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Latest American Medical Association Stories

2012-11-28 13:08:16

A large study addressing the effectiveness and safety of aldosterone antagonist therapy for older heart failure patients has found notable differences between the drug's results in clinical trial vs. what occurs in actual practice, according to researchers at Duke Medicine. Those differences have been noted anecdotally by doctors, and likely contributed to the slow adoption of aldosterone antagonists in clinical practice, but they had not been confirmed in a large study examining the drugs...

2012-11-07 11:43:11

Data reported in late breaker presentation at the American Heart Association Annual Meeting and simultaneously published in the Journal of the American Medical Association BioCardia, Inc., focused on regenerative biologic therapies for cardiovascular disease, today announced positive results from a Phase 1/2 heart failure trial using the Company's Helical Infusion System, comprising the Helical Infusion System Catheter and Morph® Vascular Access Catheter, to deliver allogeneic, or...

2012-11-06 11:16:14

Hispanic Community Health Study/Study of Latinos (HCHS-SOL) – which will be presented at the American Heart Association Annual Meeting in Los Angeles on Nov. 5 and published in the Nov. 7 issue of the Journal of the American Medical Association (JAMA) – finds heart disease risk factors are widespread among Hispanic/Latino adults in the United States. Reasons for Geographic and Racial Differences in Stroke (REGARDS) study – which will be published in the Nov. 7 issue of...

2012-11-06 03:27:11

The cause of heart attacks or strokes among some patients treated with anti-platelet drugs may be different than for patients who have undergone surgical procedures to restore blood flow, according to researchers at Duke Medicine. The finding -- reported Nov. 4, 2012, at the American Heart Association's Scientific Sessions annual meeting and published in the Journal of the American Medical Association — provides new insights into a subset of heart patients with acute coronary...

2012-10-30 19:07:45

Researchers find the US could have saved more than $2.15 trillion on Medicare since 1980 had it employed cost-saving measures similar to Canada's A study published in today's [Monday, Oct. 29] Archives of Internal Medicine finds that per capita Medicare spending on the elderly has grown nearly three times faster in the United States than in Canada since 1980. (Canada's program, which covers all Canadians, not just the elderly, is also called Medicare.) Cost grew more slowly in Canada...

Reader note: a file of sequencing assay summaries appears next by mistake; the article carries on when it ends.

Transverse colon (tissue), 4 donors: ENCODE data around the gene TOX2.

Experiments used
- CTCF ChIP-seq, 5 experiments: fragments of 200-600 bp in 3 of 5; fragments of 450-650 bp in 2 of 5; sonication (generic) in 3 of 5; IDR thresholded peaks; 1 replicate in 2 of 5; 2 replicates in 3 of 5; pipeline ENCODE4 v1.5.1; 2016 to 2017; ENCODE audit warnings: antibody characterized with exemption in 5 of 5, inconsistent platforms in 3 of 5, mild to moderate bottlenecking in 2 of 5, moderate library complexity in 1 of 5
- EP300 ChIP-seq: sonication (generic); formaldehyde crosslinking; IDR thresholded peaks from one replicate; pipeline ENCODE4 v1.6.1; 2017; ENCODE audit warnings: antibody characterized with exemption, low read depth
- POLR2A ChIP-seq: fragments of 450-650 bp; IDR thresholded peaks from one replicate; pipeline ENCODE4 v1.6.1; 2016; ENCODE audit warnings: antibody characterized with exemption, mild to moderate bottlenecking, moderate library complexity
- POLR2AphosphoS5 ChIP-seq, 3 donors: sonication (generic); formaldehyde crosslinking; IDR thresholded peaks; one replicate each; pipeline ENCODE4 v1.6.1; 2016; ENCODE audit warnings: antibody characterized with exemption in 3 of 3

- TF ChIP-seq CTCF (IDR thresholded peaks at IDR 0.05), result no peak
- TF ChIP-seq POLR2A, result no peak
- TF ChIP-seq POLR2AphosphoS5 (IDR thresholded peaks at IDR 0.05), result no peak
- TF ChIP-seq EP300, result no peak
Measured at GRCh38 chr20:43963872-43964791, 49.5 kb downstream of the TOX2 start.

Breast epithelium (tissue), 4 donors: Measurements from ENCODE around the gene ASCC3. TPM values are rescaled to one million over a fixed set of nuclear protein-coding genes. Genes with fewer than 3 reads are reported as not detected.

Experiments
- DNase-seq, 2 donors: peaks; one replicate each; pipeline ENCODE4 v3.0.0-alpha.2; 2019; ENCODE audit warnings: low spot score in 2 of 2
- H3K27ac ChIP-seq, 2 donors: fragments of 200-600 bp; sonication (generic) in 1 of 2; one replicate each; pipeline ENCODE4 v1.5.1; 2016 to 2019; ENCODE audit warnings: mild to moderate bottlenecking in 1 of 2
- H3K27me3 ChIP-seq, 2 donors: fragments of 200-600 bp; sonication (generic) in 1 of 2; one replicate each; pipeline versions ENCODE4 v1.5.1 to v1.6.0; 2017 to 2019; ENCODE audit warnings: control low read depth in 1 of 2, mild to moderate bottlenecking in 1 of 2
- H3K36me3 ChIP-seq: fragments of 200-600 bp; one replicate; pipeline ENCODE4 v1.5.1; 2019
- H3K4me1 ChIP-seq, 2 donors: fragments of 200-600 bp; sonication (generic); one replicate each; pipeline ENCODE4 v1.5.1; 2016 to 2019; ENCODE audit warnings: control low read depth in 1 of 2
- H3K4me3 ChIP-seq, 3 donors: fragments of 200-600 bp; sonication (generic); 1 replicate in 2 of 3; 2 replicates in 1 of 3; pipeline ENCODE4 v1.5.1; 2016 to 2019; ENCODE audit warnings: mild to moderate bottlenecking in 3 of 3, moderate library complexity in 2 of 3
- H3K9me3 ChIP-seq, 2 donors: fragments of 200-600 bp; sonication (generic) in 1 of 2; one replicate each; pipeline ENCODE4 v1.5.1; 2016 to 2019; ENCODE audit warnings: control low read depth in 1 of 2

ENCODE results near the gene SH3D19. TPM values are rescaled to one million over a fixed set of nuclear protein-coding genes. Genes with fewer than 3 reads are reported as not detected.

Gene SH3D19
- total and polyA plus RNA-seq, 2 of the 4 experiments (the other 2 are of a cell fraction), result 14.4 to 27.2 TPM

2012-10-09 20:24:24

Although bariatric surgery results in greater weight loss than conventional measures, new research shows this does not translate into significantly greater improvement in obstructive sleep apnea (OSA). Researchers from Monash University, the Alfred Hospital and Baker IDI Heart and Diabetes Institute conducted the first high-quality, randomized trial comparing the effect on OSA of surgical and medically-supervised weight loss in severely obese individuals. The results, which show...

2012-10-04 23:01:25

New York medical malpractice lawyer David Perecman supports the new government initiative that invites and facilitates the reporting of medical errors by patients. This government effort seeks to improve the quality of healthcare and curb the number of medical mistakes. New York, New York (PRWEB) October 03, 2012 The Obama administration wants patients to report medical errors, mistakes and unsafe practices by doctors, hospitals, pharmacists and other healthcare providers. New York...

2012-09-27 13:30:31

Total knee replacement is a very common and safe surgery that´s used to relieve severe pain and disability caused by knee osteoarthritis, and to improve patients´ quality of life. However, it´s also very expensive at approximately $15,000 per procedure. With an estimated 600,000 total knee replacements performed annually in the United States, the aggregate annual cost for total knee replacement (also known as total knee arthroplasty or TKA) is $9 billion. Researchers at the...


Latest American Medical Association Reference Libraries

Journal of the American Medical Association
2012-05-15 08:58:52

The Journal of the American Medical Association (JAMA) is a peer-reviewed medical journal published weekly by the American Medical Association. It was established in 1883 with Nathan Smith Davis as the first editor of the journal. As of May 2012, the editor in chief is Howard C. Bauchner MD (Boston University's School of Medicine). JAMA is published in English, French and Spanish. JAMA publishes original research, reviews, commentaries, editorials, essays, medical news, correspondence, and...

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Word of the Day
siliqua
  • A Roman unit of weight, 1⁄1728 of a pound.
  • A weight of four grains used in weighing gold and precious stones; a carat.
  • In anatomy, a formation suggesting a husk or pod.
  • The lowest unit in the Roman coinage, the twenty-fourth part of a solidus.
  • A coin of base silver of the Gothic and Lombard kings of Italy.
'Siliqua' comes from a Latin word meaning 'a pod.'
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